previously stated, Fernandez et al. (2006) has defined anti-push factors as an attachment to the
current situation and anti-pull factors as related to perceived risks about future situations. Anti-
push and anti-pull factors were most evident when comparing and contrasting the interview and
survey responses by cohort. Para-athletes in Cohorts 1 and 2 described a Paralympic sport system
that had limited funding, infrastructure, programming and support services. Subsequently, many
of these participants reported that they had struggled to stay in sport and that they were often
working or studying in addition to training. As one athlete described it:
You just fit in training when you could and hoped that you [did] more than the other
countries. It was just part-time, fit it in when you can at university. Because it wasn’t
really fully funded and whilst we were committed to it, it was a bit more than a hobby but
not quite a career.
The participants’ descriptions of a Paralympic Movement under resourced through the 1980s and
into the 1990s, and then a gradual build towards increased support leading to the Sydney Games
in 2000, is supported by accounts of when leading Paralympic nations such as Great Britain,
Australia and Canada started investing in para-sport (Hammond & Jeanes, 2017; Howe, 2007).
In contrast, Cohort 3, the group of para-athletes that competed in London 2012, described
a Paralympic sport system that was highly developed with significant funding. Although
participants spoke of the advent of funding for para-sport in terms of ‘progress’ (i.e., a growing
public awareness of and financial support for Paralympic sport), they also referenced intensified
demands on the athletes. This change in the Paralympic sport system had implications on para-
athletes retirement decisions. Some athletes in Cohort 3 described the changes as placing undue
stress on them (and their families) ultimately contributing to their decision to leave sport. For
example, in an interview, one athlete had this to say about the final year leading to London 2012:
The culture in [the sport organisation] is incredibly results oriented. Of course in
competition that is expected but on one level it takes the human factor out of it completely.
For me with the structure of the coaching set up, the rigidity of the coaching set up – this
took the fun and excitement out of the sport completely. I felt like I was just a number on
the spreadsheets. Suddenly it wasn’t about myself. It was about getting results for other
people, people I didn’t like… if you’re not really enjoying the training then the training is
not going to be effective and you’re not going to get results and everything kind of goes
from there really.
This athlete did attempt to continue in sport past London 2012 but retired a few months later when
he realized the sport culture was unlikely to change in the next Paralympic cycle.
Yet other para-athletes in Cohort 3 benefitted from the increased funding, support and
structure. Freed from the need to earn income from other sources, they were able to focus on their
athletic careers. When discussing their decisions to retire from sport, these para-athletes were
more likely to report anti-push and anti-pull factors. Rather than struggling to stay in sport, these
participants struggled to leave. Whereas Cohorts 1 and 2 left sport because they could not afford
to keep competing, Cohort 3 was concerned they could not afford to retire. For example, one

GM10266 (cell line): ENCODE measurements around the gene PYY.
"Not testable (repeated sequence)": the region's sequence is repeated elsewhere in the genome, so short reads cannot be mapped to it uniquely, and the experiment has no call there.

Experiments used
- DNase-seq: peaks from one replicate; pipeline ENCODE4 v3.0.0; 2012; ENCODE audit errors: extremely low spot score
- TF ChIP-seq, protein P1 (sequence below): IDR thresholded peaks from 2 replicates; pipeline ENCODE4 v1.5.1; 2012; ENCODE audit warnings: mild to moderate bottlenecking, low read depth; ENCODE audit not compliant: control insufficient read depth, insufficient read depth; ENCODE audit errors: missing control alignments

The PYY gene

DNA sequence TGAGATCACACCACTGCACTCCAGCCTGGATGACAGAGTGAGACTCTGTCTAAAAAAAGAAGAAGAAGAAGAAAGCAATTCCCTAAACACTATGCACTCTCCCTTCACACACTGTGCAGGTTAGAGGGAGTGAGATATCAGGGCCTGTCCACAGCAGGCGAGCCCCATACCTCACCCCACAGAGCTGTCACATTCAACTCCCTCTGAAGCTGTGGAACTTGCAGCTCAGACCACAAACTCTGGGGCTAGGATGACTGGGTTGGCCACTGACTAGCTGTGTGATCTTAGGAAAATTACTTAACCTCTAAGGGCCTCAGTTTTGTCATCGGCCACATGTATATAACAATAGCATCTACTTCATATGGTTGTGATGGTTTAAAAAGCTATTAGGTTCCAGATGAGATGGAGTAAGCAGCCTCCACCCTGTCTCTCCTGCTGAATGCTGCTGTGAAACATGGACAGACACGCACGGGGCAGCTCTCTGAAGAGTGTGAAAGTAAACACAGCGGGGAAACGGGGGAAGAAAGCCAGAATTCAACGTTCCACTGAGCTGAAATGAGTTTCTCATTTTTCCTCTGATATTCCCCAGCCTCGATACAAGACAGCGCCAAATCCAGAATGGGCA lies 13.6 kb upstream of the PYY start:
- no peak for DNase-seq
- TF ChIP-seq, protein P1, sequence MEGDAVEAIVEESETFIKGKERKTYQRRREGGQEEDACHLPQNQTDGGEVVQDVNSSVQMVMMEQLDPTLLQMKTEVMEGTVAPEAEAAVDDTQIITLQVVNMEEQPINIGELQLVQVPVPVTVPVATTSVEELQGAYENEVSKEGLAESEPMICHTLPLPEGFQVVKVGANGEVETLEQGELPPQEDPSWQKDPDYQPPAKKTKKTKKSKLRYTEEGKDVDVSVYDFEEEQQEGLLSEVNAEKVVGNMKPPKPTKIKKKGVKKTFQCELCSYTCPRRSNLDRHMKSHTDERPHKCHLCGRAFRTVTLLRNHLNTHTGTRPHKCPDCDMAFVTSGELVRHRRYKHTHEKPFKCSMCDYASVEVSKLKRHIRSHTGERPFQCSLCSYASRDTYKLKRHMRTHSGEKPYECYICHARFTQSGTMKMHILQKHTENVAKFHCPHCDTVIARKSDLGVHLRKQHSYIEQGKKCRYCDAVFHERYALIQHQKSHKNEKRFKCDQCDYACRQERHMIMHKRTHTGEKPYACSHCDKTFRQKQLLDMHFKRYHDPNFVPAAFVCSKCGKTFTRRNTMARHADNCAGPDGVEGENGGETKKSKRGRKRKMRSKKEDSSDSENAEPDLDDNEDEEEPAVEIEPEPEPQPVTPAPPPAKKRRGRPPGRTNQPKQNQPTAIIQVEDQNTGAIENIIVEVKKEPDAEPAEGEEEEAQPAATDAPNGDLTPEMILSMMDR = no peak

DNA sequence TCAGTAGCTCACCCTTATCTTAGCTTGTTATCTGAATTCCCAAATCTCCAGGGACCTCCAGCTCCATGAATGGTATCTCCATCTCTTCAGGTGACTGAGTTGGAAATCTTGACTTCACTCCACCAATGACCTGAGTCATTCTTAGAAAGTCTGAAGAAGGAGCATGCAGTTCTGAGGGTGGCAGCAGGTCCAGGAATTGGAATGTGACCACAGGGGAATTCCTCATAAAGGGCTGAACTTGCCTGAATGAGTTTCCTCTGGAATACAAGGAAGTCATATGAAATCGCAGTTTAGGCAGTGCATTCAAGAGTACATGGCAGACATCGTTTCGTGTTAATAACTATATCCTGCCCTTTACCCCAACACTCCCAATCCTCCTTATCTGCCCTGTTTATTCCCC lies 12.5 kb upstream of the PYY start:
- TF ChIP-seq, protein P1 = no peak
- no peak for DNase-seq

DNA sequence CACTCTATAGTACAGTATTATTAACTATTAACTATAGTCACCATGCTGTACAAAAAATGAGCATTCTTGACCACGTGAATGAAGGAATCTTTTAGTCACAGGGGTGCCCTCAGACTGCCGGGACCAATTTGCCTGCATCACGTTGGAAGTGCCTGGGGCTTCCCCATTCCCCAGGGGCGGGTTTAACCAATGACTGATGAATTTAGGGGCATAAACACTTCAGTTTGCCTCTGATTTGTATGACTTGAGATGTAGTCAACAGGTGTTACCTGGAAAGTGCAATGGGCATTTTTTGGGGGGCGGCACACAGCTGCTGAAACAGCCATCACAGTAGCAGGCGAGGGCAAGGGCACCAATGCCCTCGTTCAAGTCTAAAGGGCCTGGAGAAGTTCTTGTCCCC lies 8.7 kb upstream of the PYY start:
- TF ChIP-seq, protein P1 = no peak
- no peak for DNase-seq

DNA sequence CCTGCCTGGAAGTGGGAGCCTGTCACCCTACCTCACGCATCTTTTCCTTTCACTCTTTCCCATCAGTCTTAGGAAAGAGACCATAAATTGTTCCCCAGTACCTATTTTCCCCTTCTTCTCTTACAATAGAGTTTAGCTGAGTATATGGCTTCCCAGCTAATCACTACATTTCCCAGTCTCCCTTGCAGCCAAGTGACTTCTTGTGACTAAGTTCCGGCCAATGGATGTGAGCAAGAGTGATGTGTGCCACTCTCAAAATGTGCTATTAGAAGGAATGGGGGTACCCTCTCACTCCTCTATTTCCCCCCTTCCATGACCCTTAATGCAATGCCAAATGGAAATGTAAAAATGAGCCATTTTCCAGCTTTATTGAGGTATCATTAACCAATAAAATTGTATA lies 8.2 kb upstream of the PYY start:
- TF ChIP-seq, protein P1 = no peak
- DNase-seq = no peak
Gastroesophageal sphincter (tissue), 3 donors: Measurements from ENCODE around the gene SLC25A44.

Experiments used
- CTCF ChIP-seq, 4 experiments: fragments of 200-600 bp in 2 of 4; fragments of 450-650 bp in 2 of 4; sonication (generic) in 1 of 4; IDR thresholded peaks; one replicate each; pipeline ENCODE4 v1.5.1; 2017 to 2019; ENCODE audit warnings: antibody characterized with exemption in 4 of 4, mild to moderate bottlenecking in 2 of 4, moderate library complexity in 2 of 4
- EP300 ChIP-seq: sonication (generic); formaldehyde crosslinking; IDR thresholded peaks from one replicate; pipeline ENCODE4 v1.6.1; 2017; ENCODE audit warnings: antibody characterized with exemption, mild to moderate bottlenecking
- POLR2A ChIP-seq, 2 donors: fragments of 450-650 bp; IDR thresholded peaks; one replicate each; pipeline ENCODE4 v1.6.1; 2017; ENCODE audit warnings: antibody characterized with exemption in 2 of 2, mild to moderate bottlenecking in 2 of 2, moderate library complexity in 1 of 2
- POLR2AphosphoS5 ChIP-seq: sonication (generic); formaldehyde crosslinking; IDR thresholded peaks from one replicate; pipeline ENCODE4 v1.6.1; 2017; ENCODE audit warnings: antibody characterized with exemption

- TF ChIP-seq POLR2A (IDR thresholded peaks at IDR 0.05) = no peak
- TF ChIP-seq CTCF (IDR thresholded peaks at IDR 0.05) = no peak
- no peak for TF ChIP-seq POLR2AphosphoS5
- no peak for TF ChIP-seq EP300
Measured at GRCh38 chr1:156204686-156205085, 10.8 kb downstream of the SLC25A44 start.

Paralympian who competed in London spoke of ‘taking a pay cut’ when he retired from sport and
delaying his decision until he had confirmed employment:
I don’t think I would have retired unless I had a job ‘cause we had a baby so I wouldn’t
have been able to. I would’ve carried on doing [my sport] until I had a job or an income
so that I could retire… When I was competing I was quite well paid… if you’re in that
position its quite difficult to retire…
While concerns about being able to financial support oneself after leaving sport has been reported
in the literature on able-bodied athletes (Agnew & Drummond, 2015; Aquilina, 2013; Fernandez
et al., 2006), it has not been a large part of the discussion when researching para-athletes’
experiences as, until very recently, Paralympians ‘earning a living’ in sport have been few and far
Challenges and Discrimination When Leaving Sport and Entering the Workforce
Coupled with concerns about loosing their income from sport was uncertainly about future
employment options. One reason the more recently retired Paralympic athletes felt apprehension
regarding life after sport was their relative lack of work experience. Ten of the 14 para-athletes in
Cohort 1 reported that they worked full-time while competing compared to only 5 of the 22 para-
athletes in Cohort 3. Furthermore, over a third of the athletes in Cohort 3 reported they had zero
work experience when their sport careers ended. Although lacking formal work experience might
be a concern for any elite athlete (Aquilina, 2013), there were two ways in which this impacted
para-athletes differently compared to able-bodied peers. First, despite laws and policies in the UK
such as the ‘two tick guaranteed interview scheme’ (or more recently the ‘Disability Confident
scheme’) and the Equality Act 2010, people with disabilities still face greater rates of
unemployment and underemployment (Connor, 2010). It is reported that, in the UK, 48 per cent of
disabled adults age 16 to 64 are employed and compared to over 80 per cent of non-disabled
adults (Mirza-Davis & Brown, 2016, December 14). Athletes were certainly aware of this and
some (though certainly not all) understood that the very impairment that had enabled them to
pursue a career as an international athlete would be a barrier when trying to enter the post-sport
workforce. In the survey one para-athlete wrote: